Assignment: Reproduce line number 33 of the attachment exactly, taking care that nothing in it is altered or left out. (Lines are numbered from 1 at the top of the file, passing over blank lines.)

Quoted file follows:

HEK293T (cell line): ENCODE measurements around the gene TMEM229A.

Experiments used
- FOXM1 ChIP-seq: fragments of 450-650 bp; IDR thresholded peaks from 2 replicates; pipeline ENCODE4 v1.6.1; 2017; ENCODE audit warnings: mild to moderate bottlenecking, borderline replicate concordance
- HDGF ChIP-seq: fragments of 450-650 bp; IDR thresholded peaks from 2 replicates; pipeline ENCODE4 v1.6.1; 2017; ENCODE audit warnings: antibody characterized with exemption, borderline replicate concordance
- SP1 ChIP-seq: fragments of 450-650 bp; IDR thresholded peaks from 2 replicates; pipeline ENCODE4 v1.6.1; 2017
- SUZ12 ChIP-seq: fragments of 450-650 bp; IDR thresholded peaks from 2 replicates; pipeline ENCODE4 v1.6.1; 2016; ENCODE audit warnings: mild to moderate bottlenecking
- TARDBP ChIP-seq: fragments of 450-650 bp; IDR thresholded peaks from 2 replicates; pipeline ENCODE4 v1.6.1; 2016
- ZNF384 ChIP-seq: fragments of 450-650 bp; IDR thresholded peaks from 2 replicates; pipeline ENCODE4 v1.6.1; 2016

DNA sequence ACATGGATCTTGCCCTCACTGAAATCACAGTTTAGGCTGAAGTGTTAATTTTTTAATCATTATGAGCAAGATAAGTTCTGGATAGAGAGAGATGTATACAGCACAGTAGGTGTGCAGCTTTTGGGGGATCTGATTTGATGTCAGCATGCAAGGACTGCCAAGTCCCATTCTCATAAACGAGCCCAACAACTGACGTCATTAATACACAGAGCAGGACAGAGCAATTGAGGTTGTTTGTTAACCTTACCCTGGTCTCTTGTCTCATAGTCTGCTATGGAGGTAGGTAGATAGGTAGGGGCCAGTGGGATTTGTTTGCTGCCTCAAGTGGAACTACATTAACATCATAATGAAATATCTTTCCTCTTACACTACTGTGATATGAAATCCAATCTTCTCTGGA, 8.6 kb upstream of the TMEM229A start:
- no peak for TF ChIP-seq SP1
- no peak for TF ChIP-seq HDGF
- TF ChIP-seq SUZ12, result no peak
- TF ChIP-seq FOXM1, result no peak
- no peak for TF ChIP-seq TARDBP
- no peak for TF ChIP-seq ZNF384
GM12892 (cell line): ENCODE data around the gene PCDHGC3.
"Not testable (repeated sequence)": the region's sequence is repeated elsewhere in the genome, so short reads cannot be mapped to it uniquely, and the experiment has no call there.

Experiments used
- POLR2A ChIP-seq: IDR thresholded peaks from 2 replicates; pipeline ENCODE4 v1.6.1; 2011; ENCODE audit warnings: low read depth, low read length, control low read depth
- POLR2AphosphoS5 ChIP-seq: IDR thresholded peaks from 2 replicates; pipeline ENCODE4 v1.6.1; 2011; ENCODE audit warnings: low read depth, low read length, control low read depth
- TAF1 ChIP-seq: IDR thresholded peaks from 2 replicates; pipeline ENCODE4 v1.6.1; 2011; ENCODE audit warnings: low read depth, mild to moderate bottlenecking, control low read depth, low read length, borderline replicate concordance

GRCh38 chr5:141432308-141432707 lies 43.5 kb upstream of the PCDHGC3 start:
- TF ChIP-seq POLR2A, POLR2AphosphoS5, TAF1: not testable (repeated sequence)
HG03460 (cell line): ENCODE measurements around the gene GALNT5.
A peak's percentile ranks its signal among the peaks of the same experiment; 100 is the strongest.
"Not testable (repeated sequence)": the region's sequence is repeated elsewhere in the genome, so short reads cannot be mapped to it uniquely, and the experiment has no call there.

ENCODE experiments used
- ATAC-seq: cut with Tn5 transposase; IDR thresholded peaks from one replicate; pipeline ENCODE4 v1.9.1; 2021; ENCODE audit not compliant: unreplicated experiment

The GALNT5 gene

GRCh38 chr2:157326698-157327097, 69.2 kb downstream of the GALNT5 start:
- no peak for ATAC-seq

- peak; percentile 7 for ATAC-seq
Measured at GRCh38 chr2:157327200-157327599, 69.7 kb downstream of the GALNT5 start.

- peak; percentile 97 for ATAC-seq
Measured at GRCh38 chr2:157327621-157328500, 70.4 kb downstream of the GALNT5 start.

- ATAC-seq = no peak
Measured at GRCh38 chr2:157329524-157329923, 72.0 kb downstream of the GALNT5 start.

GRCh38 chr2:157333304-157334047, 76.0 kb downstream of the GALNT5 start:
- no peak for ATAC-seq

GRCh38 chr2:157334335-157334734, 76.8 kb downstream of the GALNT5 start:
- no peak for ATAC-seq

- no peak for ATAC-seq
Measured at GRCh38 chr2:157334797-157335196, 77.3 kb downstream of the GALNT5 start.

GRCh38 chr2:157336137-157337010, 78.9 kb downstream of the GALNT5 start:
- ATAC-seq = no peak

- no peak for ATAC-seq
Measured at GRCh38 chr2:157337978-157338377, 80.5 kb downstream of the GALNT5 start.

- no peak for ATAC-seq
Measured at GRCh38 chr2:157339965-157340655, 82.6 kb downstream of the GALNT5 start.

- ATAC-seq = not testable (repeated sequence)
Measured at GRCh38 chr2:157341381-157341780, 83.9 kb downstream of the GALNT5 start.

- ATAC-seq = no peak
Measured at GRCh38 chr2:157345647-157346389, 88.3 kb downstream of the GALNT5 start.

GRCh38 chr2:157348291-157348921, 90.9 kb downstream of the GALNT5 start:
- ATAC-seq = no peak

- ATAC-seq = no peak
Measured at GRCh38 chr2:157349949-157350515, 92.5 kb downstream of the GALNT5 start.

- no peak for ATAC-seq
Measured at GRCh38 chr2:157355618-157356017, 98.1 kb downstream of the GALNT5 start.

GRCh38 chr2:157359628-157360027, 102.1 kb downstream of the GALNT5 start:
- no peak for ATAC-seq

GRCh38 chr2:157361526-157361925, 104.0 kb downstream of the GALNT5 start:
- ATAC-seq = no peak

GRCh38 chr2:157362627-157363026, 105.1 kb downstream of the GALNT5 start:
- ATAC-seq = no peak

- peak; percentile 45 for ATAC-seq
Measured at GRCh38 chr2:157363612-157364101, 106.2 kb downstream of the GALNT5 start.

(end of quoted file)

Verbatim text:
Measured at GRCh38 chr2:157327200-157327599, 69.7 kb downstream of the GALNT5 start.